Patients relieved by grow-your-own-pot reversal

PORTLAND, Ore. (KOIN) — Coming to a storefront near you: medical marijuana retail establishments.

Oregon’s governor signed the bill into law Wednesday.

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A retail display at the “Human Collective II” dispensary off SW Barbur Boulevard in Portland, Ore., Aug. 14, 2013. (KOIN 6 News, Jonathan Simmons)

Marijuana is the green plant that medical-marijuana patients, like Joel Schaper, swear by. Schaper and other patients applaud the governor’s signing of the law that officially legalizes medical marijuana retail establishments.

“It makes me feel safe to acquire my medicine,” Schaper said.

He picks his medicine up at places like the Human Collective II in southwest Portland, one of the dispensaries raided by officers two years ago. The collective was at a different location, in Tigard, at the time. That’s when Washington County detectives raided their establishment, calling the business “illegal.”

“We don’t believe we broke the law in anyway,” said Don Morse with the Human Collective.

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A marijuana plant matures for the eventually sale of its buds at the “Human Collective II” dispensary off SW Barbur Boulevard in Portland, Ore., Aug. 14, 2013. (KOIN 6 News, Jonathan Simmons)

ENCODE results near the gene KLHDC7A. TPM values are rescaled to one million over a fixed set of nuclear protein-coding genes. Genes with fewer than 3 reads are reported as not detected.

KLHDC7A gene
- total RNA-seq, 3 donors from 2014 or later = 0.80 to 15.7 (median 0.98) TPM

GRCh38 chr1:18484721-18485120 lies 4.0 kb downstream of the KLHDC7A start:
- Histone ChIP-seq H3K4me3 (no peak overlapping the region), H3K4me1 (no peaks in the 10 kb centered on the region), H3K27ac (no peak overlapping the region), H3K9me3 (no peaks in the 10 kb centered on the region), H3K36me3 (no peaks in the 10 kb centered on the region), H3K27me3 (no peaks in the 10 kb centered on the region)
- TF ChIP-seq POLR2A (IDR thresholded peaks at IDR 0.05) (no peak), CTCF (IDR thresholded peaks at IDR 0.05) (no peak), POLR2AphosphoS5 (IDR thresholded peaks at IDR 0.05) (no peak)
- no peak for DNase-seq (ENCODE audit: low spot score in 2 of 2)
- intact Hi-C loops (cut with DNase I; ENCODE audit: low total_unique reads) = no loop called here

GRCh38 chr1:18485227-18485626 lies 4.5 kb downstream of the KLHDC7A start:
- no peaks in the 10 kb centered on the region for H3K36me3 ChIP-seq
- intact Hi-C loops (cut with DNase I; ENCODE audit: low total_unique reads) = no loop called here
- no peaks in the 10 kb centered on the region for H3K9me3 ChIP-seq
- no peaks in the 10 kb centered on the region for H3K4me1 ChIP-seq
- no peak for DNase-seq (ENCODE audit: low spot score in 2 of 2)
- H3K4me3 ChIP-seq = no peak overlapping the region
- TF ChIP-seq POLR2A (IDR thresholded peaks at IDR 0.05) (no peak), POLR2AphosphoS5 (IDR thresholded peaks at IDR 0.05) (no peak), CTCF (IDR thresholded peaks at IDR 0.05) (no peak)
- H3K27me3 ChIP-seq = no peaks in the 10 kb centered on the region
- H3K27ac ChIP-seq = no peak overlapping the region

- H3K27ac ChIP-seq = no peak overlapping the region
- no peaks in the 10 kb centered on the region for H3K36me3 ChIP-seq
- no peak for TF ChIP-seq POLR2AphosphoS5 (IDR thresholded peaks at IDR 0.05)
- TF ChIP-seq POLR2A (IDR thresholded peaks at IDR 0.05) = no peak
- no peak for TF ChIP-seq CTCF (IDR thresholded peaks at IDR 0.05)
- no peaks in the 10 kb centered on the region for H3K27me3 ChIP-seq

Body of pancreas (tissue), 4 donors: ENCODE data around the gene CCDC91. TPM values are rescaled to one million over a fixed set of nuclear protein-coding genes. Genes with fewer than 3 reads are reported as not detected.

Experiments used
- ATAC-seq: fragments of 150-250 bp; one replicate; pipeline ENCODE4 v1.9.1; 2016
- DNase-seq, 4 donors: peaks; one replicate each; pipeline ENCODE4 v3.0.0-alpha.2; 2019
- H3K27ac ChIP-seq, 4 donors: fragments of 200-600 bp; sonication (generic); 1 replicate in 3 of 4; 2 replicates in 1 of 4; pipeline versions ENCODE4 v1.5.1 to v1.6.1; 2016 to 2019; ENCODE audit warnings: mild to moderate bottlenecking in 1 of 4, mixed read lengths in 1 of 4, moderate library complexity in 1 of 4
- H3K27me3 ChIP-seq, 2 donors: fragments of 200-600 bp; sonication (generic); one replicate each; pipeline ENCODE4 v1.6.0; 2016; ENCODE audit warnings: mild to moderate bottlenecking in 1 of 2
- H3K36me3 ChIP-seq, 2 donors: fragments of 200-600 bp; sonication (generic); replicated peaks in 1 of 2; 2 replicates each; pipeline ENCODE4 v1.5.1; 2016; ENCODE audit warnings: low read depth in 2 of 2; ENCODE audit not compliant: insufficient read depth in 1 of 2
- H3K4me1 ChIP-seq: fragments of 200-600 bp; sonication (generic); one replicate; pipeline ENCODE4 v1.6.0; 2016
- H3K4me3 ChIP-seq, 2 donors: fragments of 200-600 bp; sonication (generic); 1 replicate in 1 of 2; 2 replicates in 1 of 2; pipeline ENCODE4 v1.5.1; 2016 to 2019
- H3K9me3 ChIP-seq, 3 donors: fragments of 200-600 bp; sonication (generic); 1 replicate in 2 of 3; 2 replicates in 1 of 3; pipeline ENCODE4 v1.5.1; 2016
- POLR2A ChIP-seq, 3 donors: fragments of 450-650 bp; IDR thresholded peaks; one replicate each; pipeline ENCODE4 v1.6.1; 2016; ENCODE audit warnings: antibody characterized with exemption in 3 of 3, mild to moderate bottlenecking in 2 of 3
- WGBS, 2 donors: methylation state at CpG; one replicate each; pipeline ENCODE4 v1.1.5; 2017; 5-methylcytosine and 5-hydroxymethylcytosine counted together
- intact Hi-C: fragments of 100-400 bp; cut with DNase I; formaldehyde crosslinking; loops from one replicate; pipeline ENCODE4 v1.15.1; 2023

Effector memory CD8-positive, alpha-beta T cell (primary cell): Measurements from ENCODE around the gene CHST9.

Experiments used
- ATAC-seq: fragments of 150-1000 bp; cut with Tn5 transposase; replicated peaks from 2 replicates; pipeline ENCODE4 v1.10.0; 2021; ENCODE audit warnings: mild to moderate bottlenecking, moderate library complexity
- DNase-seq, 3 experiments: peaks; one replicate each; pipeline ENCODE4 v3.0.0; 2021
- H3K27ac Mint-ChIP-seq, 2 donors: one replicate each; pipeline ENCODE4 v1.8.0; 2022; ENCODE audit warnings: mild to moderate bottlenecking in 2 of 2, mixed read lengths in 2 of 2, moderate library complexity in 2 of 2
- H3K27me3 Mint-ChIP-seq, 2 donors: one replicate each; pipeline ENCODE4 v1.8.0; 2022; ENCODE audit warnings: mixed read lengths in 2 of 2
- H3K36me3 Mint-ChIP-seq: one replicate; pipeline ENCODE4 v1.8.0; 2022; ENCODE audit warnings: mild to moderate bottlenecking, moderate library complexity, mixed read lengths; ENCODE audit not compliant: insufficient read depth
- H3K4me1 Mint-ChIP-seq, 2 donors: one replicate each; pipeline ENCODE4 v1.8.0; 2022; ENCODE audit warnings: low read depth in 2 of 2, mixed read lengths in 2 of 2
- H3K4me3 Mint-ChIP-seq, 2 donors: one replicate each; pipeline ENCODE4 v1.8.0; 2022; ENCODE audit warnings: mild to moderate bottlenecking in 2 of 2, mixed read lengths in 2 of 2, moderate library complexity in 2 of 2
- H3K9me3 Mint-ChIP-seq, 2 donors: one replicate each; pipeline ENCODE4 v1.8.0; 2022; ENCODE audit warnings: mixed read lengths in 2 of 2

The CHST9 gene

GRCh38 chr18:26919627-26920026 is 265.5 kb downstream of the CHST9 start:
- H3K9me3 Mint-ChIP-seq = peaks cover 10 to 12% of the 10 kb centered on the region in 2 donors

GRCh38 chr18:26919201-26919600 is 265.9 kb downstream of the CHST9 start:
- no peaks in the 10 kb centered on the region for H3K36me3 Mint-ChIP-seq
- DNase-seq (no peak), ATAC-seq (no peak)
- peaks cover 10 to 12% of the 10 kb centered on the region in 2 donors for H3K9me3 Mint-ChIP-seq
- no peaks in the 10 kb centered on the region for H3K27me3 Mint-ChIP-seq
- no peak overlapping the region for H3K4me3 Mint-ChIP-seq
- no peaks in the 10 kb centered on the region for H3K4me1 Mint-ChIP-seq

Schaper has long argued Oregon’s grow-your-own-pot rule for medical marijuana users was unrealistic. Other patients, such as John Fleming, agree.

After all, many medical marijuana patients would prefer to buy their pot from the controlled environment offered at a dispensary – rather than off what is essentially the “black market.”

You don’t have to worry about getting ripped off,” Fleming said.

Before Wednesday’s signing into law, the Human Collective and other medical marijuana establishments  were operating at their own risk. It was a legal gray area Morse, with the collective, calls “very stressful.”

Morse even helped with the legislation that now allows his dispensary to become mainstream.

“I think it’s important these places exist,” he said.

While opponents argue crime will only increase, patients say otherwise.

“If they were in my body and had the pain I had,” Fleming said, “…they could change their mind.”

The Oregon Health Authority will take charge of the medical marijuana program, including where retail establishments can open.

Oregon joins 12 other states that allow these dispensaries.

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